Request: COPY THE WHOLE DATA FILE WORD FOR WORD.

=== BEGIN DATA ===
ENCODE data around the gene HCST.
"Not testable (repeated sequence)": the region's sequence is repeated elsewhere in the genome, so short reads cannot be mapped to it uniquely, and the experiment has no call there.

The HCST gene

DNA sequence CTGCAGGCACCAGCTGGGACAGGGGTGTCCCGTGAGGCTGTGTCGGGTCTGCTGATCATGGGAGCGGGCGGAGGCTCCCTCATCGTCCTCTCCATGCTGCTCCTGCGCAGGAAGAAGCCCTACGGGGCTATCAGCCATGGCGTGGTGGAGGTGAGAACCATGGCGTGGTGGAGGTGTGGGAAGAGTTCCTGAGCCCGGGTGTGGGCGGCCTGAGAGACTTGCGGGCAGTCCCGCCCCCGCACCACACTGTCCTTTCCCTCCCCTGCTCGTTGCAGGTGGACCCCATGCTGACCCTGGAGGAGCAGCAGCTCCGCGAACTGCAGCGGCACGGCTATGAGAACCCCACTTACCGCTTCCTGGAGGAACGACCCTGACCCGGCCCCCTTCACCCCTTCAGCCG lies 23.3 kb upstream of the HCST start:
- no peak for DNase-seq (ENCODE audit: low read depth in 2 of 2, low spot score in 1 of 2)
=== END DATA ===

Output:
ENCODE data around the gene HCST.
"Not testable (repeated sequence)": the region's sequence is repeated elsewhere in the genome, so short reads cannot be mapped to it uniquely, and the experiment has no call there.

The HCST gene

DNA sequence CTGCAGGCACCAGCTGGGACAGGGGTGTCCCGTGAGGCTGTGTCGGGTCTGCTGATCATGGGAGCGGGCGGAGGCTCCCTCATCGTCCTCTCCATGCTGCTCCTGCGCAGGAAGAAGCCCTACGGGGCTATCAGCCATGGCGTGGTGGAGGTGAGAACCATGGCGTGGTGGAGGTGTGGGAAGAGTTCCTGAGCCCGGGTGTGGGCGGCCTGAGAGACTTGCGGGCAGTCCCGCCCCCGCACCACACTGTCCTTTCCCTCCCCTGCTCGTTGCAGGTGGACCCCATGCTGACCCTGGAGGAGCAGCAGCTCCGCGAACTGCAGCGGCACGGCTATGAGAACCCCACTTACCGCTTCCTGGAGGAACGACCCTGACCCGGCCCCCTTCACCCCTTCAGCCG lies 23.3 kb upstream of the HCST start:
- no peak for DNase-seq (ENCODE audit: low read depth in 2 of 2, low spot score in 1 of 2)